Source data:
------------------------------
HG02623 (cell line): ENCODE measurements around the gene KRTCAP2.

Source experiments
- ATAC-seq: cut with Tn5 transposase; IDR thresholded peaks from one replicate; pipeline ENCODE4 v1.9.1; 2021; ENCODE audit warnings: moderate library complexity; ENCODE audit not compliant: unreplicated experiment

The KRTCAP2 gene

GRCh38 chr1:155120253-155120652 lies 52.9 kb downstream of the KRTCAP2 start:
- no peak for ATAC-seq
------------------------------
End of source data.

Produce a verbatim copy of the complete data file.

HG02623 (cell line): ENCODE measurements around the gene KRTCAP2.

Source experiments
- ATAC-seq: cut with Tn5 transposase; IDR thresholded peaks from one replicate; pipeline ENCODE4 v1.9.1; 2021; ENCODE audit warnings: moderate library complexity; ENCODE audit not compliant: unreplicated experiment

The KRTCAP2 gene

GRCh38 chr1:155120253-155120652 lies 52.9 kb downstream of the KRTCAP2 start:
- no peak for ATAC-seq